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Judaism on Marriage and Children

June 9th, 2010

In my last post, I discussed the difficulties of raising children.  Nevertheless, the enterprise is essential.  Here’s an article about what the Jewish sources have to say about the issue:

The Bible depicts procreation as both a blessing and a commandment (Genesis 1:28, 9:1-7). Some medieval scholars count it as the first mitzva, both in order and importance, since it facilitates the settlement of the world and the ability for mitzvot to be performed (Hinuch). Procreation is further deemed as a central purpose of marriage, albeit not its exclusive goal (Tur EH 1), and one may even sell a Torah scroll to support a marriage (Megila 27a). Conversely, the Talmud declares, “He who has not engaged in procreation, it is as if he committed murder,” or alternatively, “has diminished the divine image (Yevamot 63b).

The sages debated the number of children necessary to fulfill the mitzva (Yevamot 61b), with normative law requiring a child of each gender who themselves survive with physical capabilities to procreate (EH 1:5-6). Some decisors believe that couples unable to beget children may fulfill this commandment through adoption, since the Talmud equates rearing an orphan with giving it life (Hochmat Shlomo EH 1:1).

The sages enjoined us to go beyond minimal population growth, citing Isaiah’s exhortation (45:18) to populate the world. Moreover, following Ecclesiastes’s advice (11:6), they proclaimed that one should not stop sowing his seed, given the unpredictable nature of progeny and mortality (Yevamot 62). While scholars debate the legal nature of these statements (Aruch Hashulhan EH 1:8), their theological sentiments had significant influence. Especially following the Holocaust, scholars like rabbis Aharon Lichtenstein and Ya’acov Breisch (Helkat Ya’acov EH 61) have further stressed the centrality of childbirth toward the nation’s revitalization. These considerations have, in part, motivated the Israeli health care system to generously finance fertility treatments and reproductive technologies.

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  1. Ginny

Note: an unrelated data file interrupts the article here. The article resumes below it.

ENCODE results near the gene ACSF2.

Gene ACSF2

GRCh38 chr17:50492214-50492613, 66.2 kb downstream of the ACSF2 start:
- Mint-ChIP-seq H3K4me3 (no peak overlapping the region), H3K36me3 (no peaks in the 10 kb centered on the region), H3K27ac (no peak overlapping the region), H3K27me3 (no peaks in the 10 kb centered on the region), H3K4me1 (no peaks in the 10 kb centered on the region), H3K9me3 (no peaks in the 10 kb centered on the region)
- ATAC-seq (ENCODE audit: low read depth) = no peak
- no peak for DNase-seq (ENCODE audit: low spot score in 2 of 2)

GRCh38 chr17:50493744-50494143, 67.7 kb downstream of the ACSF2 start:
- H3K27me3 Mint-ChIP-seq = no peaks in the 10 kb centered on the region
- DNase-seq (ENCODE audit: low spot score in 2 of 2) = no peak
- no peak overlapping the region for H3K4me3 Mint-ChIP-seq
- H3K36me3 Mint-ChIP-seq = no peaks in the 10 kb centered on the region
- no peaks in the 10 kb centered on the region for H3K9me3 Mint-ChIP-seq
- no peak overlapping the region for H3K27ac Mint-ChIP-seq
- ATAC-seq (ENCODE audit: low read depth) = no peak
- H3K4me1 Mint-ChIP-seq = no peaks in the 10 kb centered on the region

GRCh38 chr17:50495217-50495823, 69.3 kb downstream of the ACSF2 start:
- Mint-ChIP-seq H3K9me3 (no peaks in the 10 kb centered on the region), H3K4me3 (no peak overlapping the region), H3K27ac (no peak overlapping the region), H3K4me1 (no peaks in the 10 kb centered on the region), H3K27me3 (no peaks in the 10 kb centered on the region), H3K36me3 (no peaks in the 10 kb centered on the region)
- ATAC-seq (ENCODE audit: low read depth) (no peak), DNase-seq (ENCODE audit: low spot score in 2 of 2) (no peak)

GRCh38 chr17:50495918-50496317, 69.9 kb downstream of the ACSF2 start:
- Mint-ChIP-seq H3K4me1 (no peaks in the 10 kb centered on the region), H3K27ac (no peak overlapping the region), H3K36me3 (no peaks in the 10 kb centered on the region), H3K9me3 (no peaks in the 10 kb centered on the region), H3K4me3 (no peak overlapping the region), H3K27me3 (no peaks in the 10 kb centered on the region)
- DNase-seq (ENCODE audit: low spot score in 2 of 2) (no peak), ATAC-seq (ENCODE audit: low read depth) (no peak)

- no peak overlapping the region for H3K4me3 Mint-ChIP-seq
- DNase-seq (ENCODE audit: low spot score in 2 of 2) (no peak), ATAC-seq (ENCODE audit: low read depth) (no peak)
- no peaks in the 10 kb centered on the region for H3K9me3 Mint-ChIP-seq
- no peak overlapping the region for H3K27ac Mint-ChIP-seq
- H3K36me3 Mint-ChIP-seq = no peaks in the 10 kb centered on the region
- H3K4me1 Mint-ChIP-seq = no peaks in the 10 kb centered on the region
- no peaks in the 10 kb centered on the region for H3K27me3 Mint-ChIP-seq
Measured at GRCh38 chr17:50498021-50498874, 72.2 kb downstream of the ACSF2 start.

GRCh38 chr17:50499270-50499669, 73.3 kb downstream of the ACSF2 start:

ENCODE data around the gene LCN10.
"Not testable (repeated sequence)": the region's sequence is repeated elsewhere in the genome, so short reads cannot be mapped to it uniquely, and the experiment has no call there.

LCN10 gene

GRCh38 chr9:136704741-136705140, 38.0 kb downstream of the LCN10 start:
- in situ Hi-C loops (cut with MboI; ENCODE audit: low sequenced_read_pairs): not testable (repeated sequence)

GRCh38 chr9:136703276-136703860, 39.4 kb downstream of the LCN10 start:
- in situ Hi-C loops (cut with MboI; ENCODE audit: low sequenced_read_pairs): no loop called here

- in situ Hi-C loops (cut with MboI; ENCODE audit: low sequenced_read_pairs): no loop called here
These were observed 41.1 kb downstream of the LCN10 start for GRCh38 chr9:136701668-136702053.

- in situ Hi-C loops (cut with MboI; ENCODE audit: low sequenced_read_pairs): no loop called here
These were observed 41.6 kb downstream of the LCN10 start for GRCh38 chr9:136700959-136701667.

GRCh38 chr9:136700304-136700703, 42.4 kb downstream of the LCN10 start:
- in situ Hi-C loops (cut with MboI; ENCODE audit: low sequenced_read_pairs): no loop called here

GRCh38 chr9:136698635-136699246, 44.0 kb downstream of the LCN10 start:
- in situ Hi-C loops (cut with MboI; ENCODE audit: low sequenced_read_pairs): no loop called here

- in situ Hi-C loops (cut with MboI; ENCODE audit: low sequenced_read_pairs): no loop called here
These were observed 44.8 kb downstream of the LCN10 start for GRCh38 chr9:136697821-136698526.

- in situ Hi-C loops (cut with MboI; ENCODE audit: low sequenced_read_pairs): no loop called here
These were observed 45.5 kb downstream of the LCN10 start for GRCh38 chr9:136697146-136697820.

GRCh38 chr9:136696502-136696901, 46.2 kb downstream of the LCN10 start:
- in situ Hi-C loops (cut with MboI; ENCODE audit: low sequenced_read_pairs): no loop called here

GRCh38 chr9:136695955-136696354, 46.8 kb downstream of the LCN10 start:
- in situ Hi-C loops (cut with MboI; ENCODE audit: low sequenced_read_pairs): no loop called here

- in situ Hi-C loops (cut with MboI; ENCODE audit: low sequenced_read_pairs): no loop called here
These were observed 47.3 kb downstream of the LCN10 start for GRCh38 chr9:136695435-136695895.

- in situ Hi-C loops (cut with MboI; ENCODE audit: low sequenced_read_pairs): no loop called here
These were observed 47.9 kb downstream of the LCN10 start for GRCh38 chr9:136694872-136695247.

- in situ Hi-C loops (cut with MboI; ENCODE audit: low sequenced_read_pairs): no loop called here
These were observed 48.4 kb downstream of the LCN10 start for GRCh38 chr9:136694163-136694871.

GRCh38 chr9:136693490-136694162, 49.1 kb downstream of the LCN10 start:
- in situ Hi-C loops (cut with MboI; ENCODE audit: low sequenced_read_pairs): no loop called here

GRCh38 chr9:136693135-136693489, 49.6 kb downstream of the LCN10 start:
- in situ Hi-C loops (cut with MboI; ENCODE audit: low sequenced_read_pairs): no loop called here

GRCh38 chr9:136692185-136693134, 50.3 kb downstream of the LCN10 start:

June 9th, 2010 at 22:46 | #1

    This post reminded me of a wonderful article I read a few months ago, so I had to go find it.

    Published by the NY Times on Feb 18, 2010, it was titled: “God Said Multiply, and Did She Ever”

    A few excerpts:

    “WHEN Yitta Schwartz died last month at 93, she left behind 15 children, more than 200 grandchildren and so many great- and great-great-grandchildren that, by her family’s count, she could claim perhaps 2,000 living descendants….A round-faced woman with a high-voltage smile, she may have generated one of the largest clans of any survivor of the Holocaust — a thumb in the eye of the Nazis.

    “Her descendants range in age from a 75-year-old daughter named Shaindel to a great-great-granddaughter born Feb. 10 named Yitta in honor of Mrs. Schwartz and a great-great-grandson born Feb. 15 who was named Moshe at his circumcision on Monday….

    “Like many Hasidim, Mrs. Schwartz considered bearing children as her tribute to God. A son-in-law, Rabbi Menashe Mayer, a lushly bearded scholar, said she took literally the scriptural command that “You should not forget what you saw and heard at Mount Sinai and tell it to your grandchildren.”

    “And she wanted to do that,” he said, without needing to add her belief that the more grandchildren, the more the commandment is fulfilled.”

    link: http://www.nytimes.com/2010/02/21/nyregion/21yitta.html

  2. Arlemagne1
    June 10th, 2010 at 11:08 | #2

    Ginny,
    That’s a great story. I have a friend who knew the woman personally. She was a legend among the Satmar Hassidim. My parents have a friend who have a similar story (they’re not hassidic themselves, but one of their sons is. They have about a hundred descendants. Not 2000 by any stretch, but certainly more than average.

    When looking at my children, I also often think that I’m putting a thumb in the eyes of the Nazis, the Jihadis and the others who would like to see the end of our people.

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